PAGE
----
United States District Court, D. Utah, Central Division
ADVANCED COMFORT TECHNOLOGIES INC., d/b/a INTELLIBED, a Utah corporation, Plaintiff,
LONDON LUXURY, LLC, a New York limited liability company, Defendant.
N. Parrish, District Judge
MEMORANDUM DECISION AND ORDER DENYING MOTION TO
C. Wells, United States Magistrate Judge
before the court is Plaintiff's Motion to
Compel. Plaintiff seeks information regarding
Defendant's gross annual sales, customers and marketing
to Columbia, among other things. Plaintiff also seeks costs
associated with bringing the motion. Pursuant to DUCivR
7-1(f), the court determined oral argument is not necessary.
Having considered the parties' arguments, memoranda and
relevant case law, the court finds the requested information
is not relevant or proportional to the needs of the case.
Accordingly, the motion is DENIED.
action arises from a Non-Circumvention Agreement (Agreement)
between the parties wherein Defendant London Luxury, LLC
(London Luxury) pledged to market a proprietary gel mattress
(Gel Matrix) created by Plaintiff Advanced Comfort
Technologies, Inc., d/b/a/ Intellibed (Intellibed) to
Mattress Firm, Inc., a non-party. Plaintiff alleges London
Luxury made false representations to induce it into executing
the Agreement, and that London Luxury is in breach of the
Agreement. During discovery, Plaintiff Intellibed sought
information regarding London Luxury's: 1) gross annual
sales, 2) annual sales with Mattress Firm, 3) gross sale for
its ten largest customers, 4) relationship with Mattress Firm
employees, 5) its ability to market a Columbia-branded
mattress and 6) discussions with Mattress Firm regarding
Plaintiff's product.London Luxury raised various objections,
including referencing a court order issued by the district
judge a year ago, wherein she concluded there is no authority
to support Plaintiff's position that “a party's
actions prior to contract formation constitute a breach of
contract.” This motion followed.
interrogatories at issue are numbers 1-5, and 9-10, and
document requests 7-10 and 12 (collectively “the
Requests”). Defendant contests the relevance of the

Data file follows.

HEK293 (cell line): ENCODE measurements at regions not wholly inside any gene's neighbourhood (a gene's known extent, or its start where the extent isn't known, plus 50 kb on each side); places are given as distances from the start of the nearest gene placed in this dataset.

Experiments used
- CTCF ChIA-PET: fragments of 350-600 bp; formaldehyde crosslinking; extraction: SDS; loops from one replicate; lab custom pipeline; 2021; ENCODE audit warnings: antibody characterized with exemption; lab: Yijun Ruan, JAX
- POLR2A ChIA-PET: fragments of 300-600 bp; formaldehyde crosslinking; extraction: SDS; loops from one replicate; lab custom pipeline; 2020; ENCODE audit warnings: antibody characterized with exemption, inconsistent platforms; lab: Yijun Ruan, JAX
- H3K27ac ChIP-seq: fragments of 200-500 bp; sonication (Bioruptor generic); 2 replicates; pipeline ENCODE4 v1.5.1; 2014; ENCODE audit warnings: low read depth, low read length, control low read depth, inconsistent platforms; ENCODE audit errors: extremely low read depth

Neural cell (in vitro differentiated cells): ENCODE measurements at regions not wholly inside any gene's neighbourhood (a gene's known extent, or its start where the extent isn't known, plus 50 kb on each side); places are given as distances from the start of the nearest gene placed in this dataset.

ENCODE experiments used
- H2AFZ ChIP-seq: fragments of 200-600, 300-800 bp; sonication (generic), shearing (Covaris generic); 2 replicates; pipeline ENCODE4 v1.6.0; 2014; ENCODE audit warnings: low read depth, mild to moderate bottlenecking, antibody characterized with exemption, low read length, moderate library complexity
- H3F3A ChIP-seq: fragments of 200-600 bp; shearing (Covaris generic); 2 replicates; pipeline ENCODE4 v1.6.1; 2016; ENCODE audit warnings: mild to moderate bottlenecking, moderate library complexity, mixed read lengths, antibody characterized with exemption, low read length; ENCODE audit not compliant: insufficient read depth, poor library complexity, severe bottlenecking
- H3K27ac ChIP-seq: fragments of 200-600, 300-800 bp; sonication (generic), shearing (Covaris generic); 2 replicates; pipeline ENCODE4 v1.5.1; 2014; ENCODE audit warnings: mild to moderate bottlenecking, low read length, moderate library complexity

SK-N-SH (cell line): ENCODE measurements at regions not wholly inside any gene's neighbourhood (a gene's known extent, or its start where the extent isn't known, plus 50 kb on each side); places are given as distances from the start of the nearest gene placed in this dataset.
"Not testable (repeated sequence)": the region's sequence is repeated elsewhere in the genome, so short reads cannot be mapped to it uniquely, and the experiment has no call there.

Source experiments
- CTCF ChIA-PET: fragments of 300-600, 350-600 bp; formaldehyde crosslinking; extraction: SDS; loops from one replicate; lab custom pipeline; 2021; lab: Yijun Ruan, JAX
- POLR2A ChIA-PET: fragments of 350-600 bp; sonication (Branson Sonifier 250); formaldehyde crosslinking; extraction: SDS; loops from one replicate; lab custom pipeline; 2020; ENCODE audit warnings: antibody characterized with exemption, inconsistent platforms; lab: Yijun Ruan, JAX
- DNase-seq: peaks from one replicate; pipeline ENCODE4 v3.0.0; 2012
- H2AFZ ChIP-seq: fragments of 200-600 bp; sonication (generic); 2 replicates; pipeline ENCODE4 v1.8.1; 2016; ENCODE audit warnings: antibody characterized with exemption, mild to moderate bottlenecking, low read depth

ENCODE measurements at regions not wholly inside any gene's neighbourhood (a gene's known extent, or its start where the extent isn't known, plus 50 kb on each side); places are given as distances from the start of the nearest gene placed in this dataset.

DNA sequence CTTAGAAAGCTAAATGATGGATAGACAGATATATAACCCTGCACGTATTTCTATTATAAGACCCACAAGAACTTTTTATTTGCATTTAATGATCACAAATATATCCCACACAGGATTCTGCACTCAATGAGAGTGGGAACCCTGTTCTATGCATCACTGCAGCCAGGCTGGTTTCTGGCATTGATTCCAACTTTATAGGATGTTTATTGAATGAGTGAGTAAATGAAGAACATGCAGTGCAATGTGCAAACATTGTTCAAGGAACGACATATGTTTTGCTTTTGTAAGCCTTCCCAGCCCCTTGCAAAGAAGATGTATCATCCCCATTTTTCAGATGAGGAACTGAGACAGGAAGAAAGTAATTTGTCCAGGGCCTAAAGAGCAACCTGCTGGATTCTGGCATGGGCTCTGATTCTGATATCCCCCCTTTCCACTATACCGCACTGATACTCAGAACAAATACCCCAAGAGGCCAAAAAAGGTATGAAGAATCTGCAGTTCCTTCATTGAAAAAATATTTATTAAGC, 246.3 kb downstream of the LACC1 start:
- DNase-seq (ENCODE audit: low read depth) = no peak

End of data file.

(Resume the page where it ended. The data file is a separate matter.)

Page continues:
information sought by Plaintiff. In addition, Defendant also
informed the court of certain stipulations it offered to make
during the “meet and confer” which would moot the
need for any financial disclosures. It appears Plaintiff refused
the stipulations and did not disclose them to the court.
Rule 26 sets forth the scope and limits of discovery
available to parties. It provides that parties
may obtain discovery regarding any nonprivileged matter that
is relevant to any party's claim or defense and
proportional to the needs of the case, considering the
importance of the issues at stake in the action, the amount
in controversy, the resources, the importance of the
discovery in resolving the issues, and whether the burden or
expense of the proposed discovery outweighs its likely
party must demonstrate that requested discovery is not only
relevant but also proportional to the needs of the case.
relevance is broadly construed at the discovery stage of a
case, but it is not without limits. Here, the relevance of the
discovery requested is questionable given that as the
district judge explained a party's actions prior to
contract formation do not constitute a breach of contract.
Further, in weighing the proportionality requirement, the
court finds the burden of producing the requested proprietary
and confidential information outweighs its benefit. The court
finds it is not proportional to the needs of the case
especially given its questionable relevance and the fact that
London Luxury has offered to supplement its previous
responses. Accordingly, the court DENIES the motion and
orders London Luxury to provide the supplemental responses it
proposed in its opposition brief
reasons set forth above the Court DENIES Plaintiffs'
Motion to Compel. The Court FURTHER ORDERS the production of
the supplementation within ...